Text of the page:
PATH is Michigan’s name for the Stanford Chronic Disease Self-Management Program.
The PATH program is a workshop developed and tested at the Stanford Patient Education Research Center. More than 1,000 people with chronic health conditions were followed in a randomized, controlled study for up to three years. Participants in the study that took the program compared to those that did not, have self-reported improvements in general health, fatigue, commutation with physicians and social/role activities limitations. They also spent fewer days in the hospital and showed a trend of fewer outpatient visits.
Adults with different chronic health conditions attend the highly interactive workshop that introduces skills needed for day-to-day self-management of chronic health conditions. The group setting provides an atmosphere where mutual support and success build the participants’ confidence in their ability to manage their health and maintain active and fulfilling lives. PATH is facilitated for two and a half hours a week, once a week, for six weeks. Over the six weeks, emphasis is placed on creating personal, practical and achievable goals.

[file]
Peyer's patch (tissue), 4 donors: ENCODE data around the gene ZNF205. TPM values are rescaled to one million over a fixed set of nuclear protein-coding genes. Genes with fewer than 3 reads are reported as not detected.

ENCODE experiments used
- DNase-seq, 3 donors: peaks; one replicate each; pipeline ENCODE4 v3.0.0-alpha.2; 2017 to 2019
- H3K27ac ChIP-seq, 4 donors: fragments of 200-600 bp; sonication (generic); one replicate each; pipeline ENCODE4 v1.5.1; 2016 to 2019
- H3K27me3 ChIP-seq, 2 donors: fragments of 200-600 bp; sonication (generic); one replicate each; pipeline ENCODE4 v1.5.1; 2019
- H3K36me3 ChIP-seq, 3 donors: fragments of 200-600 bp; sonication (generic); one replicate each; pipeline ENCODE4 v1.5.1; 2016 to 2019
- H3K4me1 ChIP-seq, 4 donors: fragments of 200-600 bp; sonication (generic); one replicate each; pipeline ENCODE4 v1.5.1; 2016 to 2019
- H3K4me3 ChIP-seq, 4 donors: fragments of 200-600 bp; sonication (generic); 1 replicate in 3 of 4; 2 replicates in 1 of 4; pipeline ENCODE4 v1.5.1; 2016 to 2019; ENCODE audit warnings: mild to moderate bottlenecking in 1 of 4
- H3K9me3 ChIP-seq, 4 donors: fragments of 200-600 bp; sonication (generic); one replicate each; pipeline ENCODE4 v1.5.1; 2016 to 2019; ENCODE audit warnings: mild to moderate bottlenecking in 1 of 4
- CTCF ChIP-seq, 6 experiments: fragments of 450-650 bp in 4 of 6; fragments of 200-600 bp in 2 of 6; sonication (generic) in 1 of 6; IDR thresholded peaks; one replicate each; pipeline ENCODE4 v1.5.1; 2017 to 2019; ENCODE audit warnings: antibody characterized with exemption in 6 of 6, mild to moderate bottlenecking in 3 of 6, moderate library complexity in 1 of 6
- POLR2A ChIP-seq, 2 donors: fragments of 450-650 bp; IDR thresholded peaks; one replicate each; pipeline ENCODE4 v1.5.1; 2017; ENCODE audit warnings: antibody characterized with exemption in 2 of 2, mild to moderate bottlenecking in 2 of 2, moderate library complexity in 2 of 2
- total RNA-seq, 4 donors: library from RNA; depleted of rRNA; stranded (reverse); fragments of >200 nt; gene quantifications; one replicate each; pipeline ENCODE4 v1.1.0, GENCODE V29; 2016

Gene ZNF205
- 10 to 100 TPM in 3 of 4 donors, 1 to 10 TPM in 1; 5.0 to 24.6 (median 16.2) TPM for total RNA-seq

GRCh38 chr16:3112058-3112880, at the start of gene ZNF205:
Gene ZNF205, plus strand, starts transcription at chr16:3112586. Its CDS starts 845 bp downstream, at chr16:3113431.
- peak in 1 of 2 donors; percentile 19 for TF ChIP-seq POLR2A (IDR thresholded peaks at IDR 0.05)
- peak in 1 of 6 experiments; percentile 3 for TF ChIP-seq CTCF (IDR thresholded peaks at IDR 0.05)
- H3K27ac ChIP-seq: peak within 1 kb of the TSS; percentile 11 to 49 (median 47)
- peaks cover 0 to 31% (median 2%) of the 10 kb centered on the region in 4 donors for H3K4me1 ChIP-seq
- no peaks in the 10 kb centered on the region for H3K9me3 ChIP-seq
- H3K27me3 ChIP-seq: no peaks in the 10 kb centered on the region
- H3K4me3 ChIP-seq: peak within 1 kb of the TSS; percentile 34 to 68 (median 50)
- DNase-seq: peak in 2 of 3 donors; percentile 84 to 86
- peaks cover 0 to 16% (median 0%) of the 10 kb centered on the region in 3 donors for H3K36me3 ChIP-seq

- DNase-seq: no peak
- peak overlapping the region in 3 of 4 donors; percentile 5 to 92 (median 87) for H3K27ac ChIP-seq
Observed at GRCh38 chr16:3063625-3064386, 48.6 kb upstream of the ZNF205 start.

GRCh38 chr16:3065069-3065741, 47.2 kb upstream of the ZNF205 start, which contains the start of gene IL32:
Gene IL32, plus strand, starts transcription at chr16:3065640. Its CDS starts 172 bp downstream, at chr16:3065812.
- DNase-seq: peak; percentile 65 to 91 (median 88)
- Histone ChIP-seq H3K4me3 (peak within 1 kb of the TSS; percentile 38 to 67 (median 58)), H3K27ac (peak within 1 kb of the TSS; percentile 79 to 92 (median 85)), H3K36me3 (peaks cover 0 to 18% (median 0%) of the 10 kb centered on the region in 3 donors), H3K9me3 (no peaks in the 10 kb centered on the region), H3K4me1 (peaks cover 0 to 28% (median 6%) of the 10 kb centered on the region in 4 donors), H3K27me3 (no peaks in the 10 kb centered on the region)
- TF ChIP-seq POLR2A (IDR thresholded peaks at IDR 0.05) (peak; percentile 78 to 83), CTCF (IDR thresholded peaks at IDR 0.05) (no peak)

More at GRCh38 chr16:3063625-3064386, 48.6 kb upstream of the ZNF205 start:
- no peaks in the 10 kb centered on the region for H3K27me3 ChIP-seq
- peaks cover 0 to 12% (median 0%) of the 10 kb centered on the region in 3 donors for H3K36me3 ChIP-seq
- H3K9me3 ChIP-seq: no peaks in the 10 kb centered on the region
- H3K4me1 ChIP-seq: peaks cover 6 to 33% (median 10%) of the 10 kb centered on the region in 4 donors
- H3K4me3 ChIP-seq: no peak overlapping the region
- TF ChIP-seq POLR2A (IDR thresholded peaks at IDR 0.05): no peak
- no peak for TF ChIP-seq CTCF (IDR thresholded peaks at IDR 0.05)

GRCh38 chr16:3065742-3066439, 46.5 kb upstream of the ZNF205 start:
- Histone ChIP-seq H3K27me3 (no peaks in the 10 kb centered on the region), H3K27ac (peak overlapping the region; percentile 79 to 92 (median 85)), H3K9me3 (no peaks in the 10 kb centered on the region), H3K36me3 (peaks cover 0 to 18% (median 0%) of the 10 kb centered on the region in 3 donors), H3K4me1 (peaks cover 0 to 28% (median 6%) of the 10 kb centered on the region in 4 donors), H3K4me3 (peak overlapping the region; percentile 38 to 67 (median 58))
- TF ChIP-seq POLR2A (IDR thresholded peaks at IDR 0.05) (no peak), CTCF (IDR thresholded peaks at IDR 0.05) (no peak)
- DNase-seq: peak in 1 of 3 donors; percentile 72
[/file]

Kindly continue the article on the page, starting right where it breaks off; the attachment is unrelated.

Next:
The PATH program is facilitated by two trained leaders, one or both of whom have a chronic condition themselves.
The PATH program does not conflict with existing programs or treatment. It is designed to enhance regular treatment and non-disease specific education such as diabetes instruction. PATH is especially helpful for participants who have more than one chronic condition, as the program provides skills necessary to coordinate and maintain all aspects of their health and keep them living active lives. Caregivers and/or family members are encouraged to attend the workshops.